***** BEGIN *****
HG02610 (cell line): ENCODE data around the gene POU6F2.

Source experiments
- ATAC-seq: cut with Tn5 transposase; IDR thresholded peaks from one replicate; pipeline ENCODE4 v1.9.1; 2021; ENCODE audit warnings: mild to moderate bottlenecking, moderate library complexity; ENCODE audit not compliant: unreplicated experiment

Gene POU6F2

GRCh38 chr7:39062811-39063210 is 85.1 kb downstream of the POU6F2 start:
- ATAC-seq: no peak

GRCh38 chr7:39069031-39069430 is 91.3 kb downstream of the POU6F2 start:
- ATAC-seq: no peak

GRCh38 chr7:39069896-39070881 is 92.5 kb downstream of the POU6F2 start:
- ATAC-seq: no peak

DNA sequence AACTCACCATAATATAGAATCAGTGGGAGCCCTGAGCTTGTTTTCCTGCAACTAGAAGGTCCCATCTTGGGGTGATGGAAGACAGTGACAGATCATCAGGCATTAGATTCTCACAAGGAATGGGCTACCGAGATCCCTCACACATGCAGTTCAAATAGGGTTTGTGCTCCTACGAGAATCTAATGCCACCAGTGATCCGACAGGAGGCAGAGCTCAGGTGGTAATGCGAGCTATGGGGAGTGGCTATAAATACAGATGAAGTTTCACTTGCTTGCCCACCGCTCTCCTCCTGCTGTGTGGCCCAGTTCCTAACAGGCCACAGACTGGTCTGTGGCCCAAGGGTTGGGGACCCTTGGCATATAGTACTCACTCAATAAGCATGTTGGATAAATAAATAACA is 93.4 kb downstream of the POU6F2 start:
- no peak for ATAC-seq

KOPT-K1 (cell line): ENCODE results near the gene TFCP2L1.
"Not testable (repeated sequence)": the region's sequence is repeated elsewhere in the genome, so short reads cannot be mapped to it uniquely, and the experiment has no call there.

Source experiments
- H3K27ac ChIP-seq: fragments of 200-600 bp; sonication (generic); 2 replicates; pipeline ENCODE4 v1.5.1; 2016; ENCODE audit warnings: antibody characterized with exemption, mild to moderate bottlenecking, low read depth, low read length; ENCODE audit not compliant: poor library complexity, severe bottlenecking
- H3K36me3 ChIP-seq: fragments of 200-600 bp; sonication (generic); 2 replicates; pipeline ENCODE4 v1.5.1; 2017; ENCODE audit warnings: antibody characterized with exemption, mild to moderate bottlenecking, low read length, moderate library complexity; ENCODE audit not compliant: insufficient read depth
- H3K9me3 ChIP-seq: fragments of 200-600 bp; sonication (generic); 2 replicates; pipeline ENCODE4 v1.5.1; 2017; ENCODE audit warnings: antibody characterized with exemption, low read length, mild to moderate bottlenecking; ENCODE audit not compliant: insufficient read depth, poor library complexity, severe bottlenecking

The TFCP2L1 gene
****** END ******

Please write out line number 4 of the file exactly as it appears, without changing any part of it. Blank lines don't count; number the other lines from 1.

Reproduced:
Gene POU6F2